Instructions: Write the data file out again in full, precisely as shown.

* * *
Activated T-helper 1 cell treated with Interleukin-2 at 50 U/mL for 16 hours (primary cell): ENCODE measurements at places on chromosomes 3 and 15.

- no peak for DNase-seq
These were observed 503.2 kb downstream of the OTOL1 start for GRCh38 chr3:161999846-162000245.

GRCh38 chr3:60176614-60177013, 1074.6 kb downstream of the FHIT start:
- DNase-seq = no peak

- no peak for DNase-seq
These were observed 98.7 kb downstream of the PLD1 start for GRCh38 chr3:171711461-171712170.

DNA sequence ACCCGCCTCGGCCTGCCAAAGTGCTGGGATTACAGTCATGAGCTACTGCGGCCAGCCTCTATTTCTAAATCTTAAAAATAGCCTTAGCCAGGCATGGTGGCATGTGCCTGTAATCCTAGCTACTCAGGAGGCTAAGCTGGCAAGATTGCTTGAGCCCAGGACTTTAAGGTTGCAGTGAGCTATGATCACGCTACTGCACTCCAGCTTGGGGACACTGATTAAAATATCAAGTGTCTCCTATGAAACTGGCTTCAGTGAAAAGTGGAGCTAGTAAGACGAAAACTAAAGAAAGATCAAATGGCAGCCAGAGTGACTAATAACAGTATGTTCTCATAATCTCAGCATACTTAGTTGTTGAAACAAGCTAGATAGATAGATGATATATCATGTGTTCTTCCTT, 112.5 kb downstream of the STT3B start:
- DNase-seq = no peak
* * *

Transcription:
Activated T-helper 1 cell treated with Interleukin-2 at 50 U/mL for 16 hours (primary cell): ENCODE measurements at places on chromosomes 3 and 15.

- no peak for DNase-seq
These were observed 503.2 kb downstream of the OTOL1 start for GRCh38 chr3:161999846-162000245.

GRCh38 chr3:60176614-60177013, 1074.6 kb downstream of the FHIT start:
- DNase-seq = no peak

- no peak for DNase-seq
These were observed 98.7 kb downstream of the PLD1 start for GRCh38 chr3:171711461-171712170.

DNA sequence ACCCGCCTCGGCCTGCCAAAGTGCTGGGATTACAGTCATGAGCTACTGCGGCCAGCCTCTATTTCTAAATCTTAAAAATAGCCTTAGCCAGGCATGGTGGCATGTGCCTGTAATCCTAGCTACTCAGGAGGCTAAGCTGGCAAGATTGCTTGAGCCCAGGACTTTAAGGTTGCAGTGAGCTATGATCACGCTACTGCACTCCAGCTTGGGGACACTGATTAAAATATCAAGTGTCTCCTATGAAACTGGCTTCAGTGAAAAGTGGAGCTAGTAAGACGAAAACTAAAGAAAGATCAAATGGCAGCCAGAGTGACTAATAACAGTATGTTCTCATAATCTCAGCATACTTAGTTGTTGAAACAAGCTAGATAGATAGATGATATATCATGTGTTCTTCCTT, 112.5 kb downstream of the STT3B start:
- DNase-seq = no peak